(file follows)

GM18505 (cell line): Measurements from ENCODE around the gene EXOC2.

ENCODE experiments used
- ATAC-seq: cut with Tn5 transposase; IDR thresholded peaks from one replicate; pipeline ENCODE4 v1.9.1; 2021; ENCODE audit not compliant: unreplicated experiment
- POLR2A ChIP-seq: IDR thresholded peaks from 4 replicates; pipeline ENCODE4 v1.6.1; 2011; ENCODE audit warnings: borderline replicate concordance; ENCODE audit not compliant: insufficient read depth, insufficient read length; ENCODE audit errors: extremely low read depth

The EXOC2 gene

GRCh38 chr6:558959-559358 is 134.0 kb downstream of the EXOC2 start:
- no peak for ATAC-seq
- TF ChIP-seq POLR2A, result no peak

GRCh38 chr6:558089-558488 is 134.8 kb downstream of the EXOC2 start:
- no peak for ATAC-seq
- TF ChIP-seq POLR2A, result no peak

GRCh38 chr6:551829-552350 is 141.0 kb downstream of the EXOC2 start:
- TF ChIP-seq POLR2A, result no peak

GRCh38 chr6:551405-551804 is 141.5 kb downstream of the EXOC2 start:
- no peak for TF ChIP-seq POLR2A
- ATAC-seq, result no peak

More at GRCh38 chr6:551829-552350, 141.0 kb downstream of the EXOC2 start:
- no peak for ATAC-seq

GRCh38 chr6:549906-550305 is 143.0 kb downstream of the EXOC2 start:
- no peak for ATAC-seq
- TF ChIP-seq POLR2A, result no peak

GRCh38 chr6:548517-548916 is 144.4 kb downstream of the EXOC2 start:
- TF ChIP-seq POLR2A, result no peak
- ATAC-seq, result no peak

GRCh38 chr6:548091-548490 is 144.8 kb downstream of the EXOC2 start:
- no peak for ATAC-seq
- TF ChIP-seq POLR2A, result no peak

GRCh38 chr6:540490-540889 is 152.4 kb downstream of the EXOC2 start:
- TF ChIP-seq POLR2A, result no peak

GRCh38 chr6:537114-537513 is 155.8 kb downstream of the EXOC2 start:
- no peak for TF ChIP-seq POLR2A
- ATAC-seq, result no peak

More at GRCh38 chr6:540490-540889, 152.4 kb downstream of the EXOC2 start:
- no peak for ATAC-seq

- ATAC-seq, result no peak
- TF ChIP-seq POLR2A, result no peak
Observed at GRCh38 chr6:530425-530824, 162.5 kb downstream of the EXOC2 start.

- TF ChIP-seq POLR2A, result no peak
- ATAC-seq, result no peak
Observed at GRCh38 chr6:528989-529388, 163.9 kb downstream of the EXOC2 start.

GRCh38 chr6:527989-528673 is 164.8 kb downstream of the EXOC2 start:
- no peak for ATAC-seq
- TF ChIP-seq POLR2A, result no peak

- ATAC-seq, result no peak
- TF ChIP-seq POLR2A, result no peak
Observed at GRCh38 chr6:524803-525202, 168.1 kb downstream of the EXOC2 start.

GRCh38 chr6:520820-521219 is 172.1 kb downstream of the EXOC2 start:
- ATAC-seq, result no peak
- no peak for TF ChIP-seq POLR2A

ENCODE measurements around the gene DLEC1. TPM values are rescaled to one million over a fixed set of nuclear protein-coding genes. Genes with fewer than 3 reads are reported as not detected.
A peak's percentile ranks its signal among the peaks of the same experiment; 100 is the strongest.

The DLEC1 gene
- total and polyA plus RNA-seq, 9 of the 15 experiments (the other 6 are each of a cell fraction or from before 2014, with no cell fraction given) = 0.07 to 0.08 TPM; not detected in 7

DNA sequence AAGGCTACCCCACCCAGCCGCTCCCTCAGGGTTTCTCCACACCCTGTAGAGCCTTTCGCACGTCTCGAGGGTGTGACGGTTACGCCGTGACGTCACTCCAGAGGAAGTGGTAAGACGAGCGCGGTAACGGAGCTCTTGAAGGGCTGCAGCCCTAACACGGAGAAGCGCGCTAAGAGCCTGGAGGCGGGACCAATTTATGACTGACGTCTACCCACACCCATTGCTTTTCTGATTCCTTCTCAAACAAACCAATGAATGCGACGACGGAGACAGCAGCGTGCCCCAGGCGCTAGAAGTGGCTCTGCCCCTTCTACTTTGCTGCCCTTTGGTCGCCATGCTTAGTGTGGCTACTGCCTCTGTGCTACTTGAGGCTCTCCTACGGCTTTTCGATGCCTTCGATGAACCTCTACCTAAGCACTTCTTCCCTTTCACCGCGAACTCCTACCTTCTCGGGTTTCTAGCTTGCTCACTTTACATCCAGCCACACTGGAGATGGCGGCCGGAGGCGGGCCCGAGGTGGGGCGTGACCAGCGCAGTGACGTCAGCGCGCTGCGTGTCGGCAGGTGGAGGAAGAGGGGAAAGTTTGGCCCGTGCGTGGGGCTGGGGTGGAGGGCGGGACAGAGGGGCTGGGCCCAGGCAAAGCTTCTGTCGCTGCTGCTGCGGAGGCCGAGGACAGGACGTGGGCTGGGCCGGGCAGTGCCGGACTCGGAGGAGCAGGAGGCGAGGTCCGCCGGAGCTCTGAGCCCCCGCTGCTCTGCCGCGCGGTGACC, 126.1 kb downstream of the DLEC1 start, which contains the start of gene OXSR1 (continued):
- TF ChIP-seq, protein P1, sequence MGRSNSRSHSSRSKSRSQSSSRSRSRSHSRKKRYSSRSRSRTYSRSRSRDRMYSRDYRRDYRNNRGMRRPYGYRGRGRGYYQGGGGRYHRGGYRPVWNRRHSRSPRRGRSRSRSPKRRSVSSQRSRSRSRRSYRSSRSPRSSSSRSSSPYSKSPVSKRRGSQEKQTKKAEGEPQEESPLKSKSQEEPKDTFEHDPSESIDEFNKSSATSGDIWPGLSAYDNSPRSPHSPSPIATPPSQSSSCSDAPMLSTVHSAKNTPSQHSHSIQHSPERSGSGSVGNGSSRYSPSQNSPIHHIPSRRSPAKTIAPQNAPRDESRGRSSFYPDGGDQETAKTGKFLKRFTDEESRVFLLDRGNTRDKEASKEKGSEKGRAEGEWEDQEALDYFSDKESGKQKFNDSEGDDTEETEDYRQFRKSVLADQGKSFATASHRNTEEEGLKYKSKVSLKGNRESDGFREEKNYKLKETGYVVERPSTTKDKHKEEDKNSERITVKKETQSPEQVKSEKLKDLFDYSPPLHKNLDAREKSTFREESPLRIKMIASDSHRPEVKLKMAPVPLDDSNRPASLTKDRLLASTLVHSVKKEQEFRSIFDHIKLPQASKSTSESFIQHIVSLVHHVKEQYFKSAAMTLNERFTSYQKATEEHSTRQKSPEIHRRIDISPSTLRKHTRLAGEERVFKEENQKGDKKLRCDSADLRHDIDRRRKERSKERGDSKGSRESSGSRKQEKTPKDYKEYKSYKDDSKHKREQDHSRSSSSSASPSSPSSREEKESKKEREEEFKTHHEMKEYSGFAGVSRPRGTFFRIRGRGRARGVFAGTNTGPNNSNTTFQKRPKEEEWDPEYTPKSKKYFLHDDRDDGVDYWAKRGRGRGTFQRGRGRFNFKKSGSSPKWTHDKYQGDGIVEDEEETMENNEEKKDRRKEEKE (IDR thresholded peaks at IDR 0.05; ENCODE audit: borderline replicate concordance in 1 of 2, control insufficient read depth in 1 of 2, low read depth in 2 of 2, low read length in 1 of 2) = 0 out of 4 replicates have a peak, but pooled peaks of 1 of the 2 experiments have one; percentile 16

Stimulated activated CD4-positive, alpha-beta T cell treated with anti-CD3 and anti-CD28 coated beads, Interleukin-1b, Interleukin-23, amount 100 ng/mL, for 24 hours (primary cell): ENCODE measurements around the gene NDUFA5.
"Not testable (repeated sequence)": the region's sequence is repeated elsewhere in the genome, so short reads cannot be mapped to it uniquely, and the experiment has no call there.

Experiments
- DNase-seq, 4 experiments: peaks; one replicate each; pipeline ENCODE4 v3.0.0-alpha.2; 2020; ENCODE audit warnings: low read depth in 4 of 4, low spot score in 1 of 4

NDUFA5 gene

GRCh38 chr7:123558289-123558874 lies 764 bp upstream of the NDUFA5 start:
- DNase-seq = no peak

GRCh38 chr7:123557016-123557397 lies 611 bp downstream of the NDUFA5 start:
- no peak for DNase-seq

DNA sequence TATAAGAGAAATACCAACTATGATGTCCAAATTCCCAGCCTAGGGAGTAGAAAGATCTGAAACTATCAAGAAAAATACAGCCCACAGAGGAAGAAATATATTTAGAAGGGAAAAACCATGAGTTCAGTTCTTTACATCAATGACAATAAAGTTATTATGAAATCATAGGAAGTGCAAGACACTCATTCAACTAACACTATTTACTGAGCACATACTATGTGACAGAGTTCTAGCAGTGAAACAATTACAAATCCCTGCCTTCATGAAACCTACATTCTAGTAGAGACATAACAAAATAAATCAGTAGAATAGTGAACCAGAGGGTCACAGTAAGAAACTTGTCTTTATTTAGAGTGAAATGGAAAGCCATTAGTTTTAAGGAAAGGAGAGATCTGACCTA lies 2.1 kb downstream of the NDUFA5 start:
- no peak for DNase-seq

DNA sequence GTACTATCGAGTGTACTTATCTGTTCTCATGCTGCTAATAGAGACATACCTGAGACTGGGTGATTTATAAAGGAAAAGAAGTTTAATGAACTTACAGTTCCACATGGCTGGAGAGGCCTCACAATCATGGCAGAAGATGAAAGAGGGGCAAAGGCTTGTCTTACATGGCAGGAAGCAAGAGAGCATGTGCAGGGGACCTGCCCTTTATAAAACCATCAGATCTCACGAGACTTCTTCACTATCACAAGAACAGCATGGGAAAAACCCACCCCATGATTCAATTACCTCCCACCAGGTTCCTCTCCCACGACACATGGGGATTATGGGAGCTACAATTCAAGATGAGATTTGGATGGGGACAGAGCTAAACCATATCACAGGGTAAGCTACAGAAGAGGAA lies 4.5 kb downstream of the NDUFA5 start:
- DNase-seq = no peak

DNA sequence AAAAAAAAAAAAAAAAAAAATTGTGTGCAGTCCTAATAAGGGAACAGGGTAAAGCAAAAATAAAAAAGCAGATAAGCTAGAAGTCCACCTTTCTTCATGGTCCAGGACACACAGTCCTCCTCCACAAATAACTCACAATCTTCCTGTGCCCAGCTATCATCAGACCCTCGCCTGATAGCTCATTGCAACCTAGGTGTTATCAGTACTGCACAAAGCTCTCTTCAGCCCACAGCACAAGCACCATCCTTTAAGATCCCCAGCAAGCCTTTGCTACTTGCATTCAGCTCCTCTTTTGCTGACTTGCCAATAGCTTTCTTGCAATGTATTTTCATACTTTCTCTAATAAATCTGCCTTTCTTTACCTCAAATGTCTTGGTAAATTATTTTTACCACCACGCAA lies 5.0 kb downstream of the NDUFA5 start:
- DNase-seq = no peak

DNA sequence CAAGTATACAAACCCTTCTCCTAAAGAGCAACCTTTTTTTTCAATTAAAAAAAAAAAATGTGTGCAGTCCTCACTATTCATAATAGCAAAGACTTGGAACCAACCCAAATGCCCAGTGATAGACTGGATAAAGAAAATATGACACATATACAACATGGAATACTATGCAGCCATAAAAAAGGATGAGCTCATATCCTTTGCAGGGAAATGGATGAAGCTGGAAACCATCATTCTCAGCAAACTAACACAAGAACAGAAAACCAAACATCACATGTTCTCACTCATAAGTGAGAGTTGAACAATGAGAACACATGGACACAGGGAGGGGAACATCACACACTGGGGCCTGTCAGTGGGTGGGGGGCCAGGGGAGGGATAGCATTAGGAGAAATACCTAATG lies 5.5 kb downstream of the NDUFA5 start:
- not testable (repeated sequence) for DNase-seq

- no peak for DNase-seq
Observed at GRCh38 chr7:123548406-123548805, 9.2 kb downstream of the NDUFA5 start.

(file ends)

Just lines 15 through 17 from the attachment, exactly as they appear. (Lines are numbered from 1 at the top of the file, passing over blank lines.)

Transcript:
- no peak for TF ChIP-seq POLR2A
- ATAC-seq, result no peak

More at GRCh38 chr6:551829-552350, 141.0 kb downstream of the EXOC2 start: